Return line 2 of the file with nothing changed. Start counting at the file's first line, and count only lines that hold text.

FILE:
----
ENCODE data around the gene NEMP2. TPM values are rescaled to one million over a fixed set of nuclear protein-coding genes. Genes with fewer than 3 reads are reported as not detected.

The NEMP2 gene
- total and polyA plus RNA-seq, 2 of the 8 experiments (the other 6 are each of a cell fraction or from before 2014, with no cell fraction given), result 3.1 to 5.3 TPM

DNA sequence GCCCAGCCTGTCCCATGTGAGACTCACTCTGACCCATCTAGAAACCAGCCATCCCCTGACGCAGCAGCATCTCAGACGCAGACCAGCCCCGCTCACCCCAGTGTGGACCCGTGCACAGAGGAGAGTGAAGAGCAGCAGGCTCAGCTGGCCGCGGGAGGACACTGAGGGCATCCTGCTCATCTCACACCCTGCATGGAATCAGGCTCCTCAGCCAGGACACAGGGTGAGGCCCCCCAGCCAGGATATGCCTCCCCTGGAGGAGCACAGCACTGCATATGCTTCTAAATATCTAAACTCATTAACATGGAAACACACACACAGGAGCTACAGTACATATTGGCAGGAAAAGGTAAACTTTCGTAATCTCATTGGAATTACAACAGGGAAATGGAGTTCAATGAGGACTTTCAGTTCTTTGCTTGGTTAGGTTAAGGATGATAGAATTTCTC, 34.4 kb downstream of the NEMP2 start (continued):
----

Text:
The NEMP2 gene